Yep, that's a lotta sticky notes. We usually start with something physical to get us up and moving so I decided to do the deep pressure to Sam's legs and feet and then jump on the little trampoline. We are still working on getting Sam to jump, he will jump into a pool but not really just jump on a floor. Then we move over to the computer, one of Sam's favorite things. We start by working on the 1000 most commonly used words in the English language, inputting about 15 new per week and reviewing the old. To help keep Sam's attention I put pictures of his family in between and we talk about the picture...always working on that speech.
Also on this same PowerPoint presentation are his dot cards to help him identify amounts at a glance and his addition flashcards. We are currently working on inputting so I show him the dot card, tell him the amount and move to the next one. I love using PowerPoint because I never have to worry about misplacing my cards and I can make changes as needed. We tend to go through new words twice and the review words once. But this process is repeated a second time later in the day. After this we run over to the punching bag, roll our big spongy dice, read the number and punch the bag that many times.
Then it is back to the computer to work on some reading. One of our fellow NACD families had scanned in some of the stories from a Level 3 reader and added some great pictures so we read those onscreen. Sam is still not comfortable reading the Level 3 readers from the books, I think the amount of text on a page and the size of the text makes it difficult for him to track and he becomes tired and frustrated. But when the text is onscreen you can enlarge it, show one line at a time and highlight the words as you go. Sometimes with Sam it's not his inability to do something it's figuring out how to make it work for him. After reading we usually move on to Zoodles.com or Webber HearBuilder Following Directions. He loves both of these because he is playing games and doesn't seem to realize the important areas we are working on. After 10 to 15 minutes it is time to get some exercise and play WII tennis, great for hand/eye coordination. I still need to assist Sam hand over hand but each time we play he begins to participate more and more. We are also working on bowling and baseball.
Then it is on to some speech activities. I place sticky notes on 4 items in one room, Sam has to locate them and then we talk about what the item is, who's it is, where it is and what it is used for. If Sam has difficulty answering we use our scripting again to help him along. We move on to some trigeminal stimulation and facial stimulation to wake up those muscles in the face. Then sitting in front of a mirror we practice moving both the left and right side of our mouth with a little, OOOO & EEEEE work. Because of Sam's brain injury the right side of his body is a little weaker than the left
side so we work on toning up both sides. We then move on to some oral motor exercises, he watches me move my tongue up behind my front teeth, then down behind my lower front teeth, putting my tongue into my cheeks, puckering, smiling and a few others and he trys those activities himself. We then work on our functional words and phrases with a lot of emphasis on proper articulation. This can get boring for Sam so sometimes I add my own funny faces to the oral motor part or I ask him to repeat the words into the tape recorder or to Dad on the phone or to his dog Buddy. Buddy will normally reward him with a big old wet kiss. We usually break into something physical again like a WII game, trampoline, punching bag or practicing connecting Buddy's leash and taking him for a walk around the circle.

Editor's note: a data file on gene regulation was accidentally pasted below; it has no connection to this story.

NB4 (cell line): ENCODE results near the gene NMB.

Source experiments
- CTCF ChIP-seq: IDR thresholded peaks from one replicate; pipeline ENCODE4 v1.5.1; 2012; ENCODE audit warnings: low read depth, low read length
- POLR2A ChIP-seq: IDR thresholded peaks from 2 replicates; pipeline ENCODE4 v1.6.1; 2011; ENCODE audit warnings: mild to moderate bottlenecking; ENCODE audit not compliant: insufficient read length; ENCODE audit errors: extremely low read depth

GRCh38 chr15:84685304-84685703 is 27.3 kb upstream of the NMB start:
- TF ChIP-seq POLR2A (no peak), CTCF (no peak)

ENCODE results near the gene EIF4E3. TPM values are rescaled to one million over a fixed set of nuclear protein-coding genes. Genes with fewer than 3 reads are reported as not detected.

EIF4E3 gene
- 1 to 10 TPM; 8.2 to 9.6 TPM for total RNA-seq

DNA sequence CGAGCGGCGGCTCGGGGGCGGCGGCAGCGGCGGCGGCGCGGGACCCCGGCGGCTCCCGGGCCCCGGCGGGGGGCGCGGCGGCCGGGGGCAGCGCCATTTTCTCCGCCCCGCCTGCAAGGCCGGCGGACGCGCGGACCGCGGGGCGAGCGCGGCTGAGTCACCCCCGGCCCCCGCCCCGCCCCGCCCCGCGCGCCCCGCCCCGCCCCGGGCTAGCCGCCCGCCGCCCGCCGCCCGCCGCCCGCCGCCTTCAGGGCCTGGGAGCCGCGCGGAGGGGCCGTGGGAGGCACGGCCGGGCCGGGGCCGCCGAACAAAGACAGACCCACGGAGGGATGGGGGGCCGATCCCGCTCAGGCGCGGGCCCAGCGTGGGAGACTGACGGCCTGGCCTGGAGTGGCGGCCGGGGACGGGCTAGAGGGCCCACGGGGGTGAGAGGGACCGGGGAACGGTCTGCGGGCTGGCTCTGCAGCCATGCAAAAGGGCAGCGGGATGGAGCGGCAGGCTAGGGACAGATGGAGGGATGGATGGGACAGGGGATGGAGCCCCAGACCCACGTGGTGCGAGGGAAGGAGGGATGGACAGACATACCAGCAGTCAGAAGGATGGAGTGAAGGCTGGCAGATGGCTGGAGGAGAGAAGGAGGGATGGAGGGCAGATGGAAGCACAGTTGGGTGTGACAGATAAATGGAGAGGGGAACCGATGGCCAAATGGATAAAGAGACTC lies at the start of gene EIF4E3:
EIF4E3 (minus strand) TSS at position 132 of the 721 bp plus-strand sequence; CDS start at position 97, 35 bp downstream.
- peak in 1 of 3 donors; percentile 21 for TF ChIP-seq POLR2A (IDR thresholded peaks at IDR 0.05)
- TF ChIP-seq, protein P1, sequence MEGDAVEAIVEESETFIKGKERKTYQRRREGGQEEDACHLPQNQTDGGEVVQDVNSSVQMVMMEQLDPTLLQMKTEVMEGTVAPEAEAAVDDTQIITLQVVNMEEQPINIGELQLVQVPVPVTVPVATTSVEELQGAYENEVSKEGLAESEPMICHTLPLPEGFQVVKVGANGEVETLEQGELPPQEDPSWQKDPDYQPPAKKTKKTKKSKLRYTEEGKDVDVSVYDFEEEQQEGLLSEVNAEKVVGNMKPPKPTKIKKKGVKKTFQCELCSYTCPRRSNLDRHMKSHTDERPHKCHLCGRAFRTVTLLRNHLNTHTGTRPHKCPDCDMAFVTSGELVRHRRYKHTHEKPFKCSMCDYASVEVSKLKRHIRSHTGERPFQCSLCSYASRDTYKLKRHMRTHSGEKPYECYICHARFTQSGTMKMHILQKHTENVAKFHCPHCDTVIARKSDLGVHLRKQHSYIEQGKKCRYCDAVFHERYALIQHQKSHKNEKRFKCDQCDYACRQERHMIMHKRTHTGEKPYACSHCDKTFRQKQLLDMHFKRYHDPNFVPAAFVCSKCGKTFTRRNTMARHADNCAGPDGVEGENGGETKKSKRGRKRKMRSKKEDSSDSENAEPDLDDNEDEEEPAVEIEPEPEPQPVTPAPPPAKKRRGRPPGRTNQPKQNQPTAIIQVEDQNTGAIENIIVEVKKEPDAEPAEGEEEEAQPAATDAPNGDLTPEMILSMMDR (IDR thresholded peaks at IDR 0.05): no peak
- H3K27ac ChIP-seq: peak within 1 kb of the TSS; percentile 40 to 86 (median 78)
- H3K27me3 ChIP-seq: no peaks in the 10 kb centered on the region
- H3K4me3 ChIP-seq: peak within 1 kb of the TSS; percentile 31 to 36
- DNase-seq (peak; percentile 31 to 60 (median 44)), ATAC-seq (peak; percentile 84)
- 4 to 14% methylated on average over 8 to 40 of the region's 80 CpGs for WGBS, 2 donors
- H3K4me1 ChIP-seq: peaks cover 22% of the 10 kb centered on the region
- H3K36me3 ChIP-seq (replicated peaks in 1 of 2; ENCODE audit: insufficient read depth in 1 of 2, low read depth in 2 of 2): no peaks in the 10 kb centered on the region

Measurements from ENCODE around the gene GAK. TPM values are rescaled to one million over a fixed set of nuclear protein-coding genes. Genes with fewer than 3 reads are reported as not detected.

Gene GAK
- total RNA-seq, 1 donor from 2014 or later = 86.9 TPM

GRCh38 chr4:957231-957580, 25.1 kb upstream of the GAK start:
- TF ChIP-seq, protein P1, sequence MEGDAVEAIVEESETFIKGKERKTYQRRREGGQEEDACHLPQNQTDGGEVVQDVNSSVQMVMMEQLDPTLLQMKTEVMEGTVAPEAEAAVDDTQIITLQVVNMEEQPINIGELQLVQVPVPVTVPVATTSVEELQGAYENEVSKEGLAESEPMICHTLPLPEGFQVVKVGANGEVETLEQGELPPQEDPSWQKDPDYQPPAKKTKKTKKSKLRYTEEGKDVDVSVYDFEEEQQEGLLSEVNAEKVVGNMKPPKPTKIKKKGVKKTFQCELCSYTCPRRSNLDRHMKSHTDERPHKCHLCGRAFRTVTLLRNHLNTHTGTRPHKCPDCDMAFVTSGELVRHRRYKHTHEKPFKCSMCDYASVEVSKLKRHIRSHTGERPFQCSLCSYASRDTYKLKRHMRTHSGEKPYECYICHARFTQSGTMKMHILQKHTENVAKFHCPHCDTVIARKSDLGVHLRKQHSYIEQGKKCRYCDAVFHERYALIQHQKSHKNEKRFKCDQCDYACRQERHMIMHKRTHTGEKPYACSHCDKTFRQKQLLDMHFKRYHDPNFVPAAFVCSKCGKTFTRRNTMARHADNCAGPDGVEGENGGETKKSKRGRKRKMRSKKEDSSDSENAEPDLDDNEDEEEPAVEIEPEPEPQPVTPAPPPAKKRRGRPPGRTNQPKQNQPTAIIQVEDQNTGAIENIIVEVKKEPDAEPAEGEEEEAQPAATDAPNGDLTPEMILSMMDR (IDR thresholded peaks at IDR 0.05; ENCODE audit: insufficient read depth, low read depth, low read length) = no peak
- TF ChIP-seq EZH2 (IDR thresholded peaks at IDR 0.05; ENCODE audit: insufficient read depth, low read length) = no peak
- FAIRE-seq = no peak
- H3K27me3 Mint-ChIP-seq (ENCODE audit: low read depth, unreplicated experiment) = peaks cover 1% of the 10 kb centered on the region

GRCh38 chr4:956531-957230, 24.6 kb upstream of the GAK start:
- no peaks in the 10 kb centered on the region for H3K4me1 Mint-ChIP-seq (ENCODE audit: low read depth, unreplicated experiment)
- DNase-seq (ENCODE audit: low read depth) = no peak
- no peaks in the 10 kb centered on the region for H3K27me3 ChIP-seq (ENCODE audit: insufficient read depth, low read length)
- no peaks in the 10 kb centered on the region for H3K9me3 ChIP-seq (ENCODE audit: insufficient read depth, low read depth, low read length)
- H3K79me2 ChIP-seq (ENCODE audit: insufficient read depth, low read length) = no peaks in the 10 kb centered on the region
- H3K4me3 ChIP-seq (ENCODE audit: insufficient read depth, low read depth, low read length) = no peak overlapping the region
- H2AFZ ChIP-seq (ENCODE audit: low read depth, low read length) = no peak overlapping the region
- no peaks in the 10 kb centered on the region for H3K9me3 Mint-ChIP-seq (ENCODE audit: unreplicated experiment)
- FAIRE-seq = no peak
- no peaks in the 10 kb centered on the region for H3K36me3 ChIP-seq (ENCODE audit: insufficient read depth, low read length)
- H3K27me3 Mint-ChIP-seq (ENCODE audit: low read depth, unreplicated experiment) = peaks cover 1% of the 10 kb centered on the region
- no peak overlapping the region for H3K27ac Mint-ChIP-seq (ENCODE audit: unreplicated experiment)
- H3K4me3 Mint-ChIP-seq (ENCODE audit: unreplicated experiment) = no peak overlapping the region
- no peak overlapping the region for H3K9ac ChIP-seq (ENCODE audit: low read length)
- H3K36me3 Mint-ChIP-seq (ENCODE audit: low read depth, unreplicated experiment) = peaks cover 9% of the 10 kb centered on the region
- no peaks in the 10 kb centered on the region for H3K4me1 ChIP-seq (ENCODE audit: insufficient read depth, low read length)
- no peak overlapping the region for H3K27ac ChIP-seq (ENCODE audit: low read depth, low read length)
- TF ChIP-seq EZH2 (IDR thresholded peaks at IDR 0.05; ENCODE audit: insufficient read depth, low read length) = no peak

We then return for a math computer game, one of my current favorites is Reader Rabbit Preschool through 1st Grade. Math is not one of Sam's favorite areas so we are still working on the basics. This computer game has a lot of fun activities that if I tried with Sam on paper or with manipulative's he would fight me but he will work on the different areas in this game. Again this was another area that we had to figure out what was going to work with Sam. Please don't get the idea that everyday is a smooth running operation because it's not but each day we get a little bit better at figuring out how to work together and still make it kinda fun. We also have a math game called Stomp that requires Sam to step or stomp on the button which causes the numbers to fly off and then he has to listen and replace the numbers in the right order. We have not moved to the higher functions of that game yet.
We introduce 20 new receptive language cards to Sam a week. I love printing off the free flash cards from the ESL (English as a second language) websites. Due to Sam's hearing issues he has not always picked up on the words people use around him. He needs to have new words introduced to him with good articulation and a visual or picture. When I went to a deaf and hard of hearing conference they emphasized the need to introduce common items found in a child's everyday environment in a way that they can understand. For some children it is through sign, others may need to read the word and for Sam the picture and written word seems to be the best approach. We are basically working to expand his understanding of his environment and to expand his speech. Sam understands what a table is but now we are working on coffee table, corner table, kitchen table, night stand...more advanced receptive language. Just think about the speech you use everyday, couch, sofa, love seat, chaise, davenport...all talking about the same thing but Sam needs to be introduced to each of them and realize they are different ways of talking about the same thing.
Communication and language
Reasoning (correlates high, .8 to .9 with working memory)